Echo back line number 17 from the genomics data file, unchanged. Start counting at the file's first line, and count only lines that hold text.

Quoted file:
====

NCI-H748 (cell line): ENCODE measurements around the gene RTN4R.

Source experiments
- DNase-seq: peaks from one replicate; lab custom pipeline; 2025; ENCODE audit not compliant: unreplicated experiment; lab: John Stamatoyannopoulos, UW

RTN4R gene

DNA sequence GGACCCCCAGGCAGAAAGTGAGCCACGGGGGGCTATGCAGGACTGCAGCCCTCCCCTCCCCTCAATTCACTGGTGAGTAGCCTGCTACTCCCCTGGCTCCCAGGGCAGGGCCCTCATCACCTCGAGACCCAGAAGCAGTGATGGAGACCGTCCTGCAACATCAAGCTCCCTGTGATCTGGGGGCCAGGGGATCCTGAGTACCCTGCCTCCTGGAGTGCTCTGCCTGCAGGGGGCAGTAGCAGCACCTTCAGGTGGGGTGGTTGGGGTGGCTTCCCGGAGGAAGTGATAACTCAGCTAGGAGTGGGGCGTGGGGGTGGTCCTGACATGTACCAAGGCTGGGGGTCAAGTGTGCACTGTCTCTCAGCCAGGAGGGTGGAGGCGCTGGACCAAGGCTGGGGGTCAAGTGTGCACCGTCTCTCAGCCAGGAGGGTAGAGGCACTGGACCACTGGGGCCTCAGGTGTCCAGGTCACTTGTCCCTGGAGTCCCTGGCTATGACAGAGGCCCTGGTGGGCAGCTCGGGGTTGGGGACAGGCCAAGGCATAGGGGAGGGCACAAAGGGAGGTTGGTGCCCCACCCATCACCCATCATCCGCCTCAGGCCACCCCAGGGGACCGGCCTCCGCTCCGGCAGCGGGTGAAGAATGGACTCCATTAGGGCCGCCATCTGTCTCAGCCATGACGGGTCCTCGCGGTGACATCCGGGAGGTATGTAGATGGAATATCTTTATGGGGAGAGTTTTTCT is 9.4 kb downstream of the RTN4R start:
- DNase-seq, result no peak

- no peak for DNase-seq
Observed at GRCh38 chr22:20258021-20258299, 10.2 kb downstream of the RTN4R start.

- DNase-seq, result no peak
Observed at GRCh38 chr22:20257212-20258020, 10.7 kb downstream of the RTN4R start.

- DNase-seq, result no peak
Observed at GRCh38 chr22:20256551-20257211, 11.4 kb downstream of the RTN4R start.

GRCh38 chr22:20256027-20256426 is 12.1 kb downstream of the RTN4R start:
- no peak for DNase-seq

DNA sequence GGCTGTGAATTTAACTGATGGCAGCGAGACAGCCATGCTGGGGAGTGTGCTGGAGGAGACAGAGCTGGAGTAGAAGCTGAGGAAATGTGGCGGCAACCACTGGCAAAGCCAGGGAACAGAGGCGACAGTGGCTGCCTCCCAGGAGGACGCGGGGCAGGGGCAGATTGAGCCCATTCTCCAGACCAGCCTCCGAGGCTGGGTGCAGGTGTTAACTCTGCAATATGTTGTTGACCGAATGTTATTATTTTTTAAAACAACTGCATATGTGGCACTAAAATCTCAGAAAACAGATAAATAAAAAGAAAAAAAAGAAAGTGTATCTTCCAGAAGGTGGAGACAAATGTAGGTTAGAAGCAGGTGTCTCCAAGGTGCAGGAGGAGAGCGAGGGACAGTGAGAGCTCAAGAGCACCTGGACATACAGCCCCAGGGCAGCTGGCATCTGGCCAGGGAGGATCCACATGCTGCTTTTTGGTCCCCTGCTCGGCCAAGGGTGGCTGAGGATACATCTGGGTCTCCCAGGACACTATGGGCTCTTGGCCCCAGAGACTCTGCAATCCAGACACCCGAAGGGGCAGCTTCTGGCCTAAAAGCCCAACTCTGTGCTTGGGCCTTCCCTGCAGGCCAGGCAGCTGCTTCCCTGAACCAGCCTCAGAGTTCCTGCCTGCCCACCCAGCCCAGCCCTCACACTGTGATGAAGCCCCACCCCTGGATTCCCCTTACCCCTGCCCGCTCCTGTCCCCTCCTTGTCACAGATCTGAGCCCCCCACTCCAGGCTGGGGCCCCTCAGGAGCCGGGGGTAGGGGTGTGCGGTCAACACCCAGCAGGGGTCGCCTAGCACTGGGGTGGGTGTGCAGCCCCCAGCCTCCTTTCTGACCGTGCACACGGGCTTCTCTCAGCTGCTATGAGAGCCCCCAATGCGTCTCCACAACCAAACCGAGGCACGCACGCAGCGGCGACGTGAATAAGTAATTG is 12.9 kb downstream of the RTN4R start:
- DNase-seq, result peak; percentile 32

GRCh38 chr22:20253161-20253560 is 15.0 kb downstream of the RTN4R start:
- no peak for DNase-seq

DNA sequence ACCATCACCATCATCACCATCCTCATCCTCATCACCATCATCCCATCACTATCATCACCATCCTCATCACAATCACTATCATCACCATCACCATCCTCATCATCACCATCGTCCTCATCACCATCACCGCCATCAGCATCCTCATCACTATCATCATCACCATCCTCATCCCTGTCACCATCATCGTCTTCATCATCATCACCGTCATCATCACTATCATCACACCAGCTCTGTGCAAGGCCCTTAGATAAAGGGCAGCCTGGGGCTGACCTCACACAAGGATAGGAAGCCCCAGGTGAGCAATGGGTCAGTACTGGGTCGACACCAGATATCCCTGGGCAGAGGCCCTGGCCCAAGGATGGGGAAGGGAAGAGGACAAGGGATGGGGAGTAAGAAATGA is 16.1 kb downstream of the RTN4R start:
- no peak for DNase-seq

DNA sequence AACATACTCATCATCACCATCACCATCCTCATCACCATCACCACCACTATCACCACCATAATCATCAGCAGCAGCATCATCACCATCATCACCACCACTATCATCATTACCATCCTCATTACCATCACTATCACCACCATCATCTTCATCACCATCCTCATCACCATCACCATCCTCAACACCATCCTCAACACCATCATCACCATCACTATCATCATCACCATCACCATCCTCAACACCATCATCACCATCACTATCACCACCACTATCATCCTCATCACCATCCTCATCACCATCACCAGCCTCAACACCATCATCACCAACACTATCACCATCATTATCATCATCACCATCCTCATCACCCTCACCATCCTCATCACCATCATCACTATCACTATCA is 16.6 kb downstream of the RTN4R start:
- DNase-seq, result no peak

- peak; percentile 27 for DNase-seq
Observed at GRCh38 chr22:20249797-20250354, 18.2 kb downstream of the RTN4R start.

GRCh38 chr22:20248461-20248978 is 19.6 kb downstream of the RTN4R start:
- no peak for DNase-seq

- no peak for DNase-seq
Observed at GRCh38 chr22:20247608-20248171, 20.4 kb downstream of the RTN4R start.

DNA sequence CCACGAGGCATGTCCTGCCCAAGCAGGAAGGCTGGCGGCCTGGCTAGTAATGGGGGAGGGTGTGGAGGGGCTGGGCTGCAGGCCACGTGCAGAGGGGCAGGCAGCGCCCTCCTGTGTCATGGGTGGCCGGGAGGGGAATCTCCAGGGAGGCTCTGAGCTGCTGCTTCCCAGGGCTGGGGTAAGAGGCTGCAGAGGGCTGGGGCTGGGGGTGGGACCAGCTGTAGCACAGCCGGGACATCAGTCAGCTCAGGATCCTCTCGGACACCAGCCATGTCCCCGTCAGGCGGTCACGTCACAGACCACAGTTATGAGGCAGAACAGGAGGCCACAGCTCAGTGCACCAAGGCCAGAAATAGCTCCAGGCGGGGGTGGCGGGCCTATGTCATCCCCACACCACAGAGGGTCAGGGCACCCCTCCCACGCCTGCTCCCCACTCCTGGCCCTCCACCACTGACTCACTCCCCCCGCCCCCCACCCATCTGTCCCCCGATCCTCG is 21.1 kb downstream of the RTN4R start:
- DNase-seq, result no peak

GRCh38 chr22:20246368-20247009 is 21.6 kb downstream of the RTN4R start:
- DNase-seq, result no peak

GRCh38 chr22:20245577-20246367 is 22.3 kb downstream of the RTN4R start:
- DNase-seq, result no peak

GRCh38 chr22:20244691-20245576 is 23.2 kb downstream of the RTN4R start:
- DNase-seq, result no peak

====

GRCh38 chr22:20253161-20253560 is 15.0 kb downstream of the RTN4R start: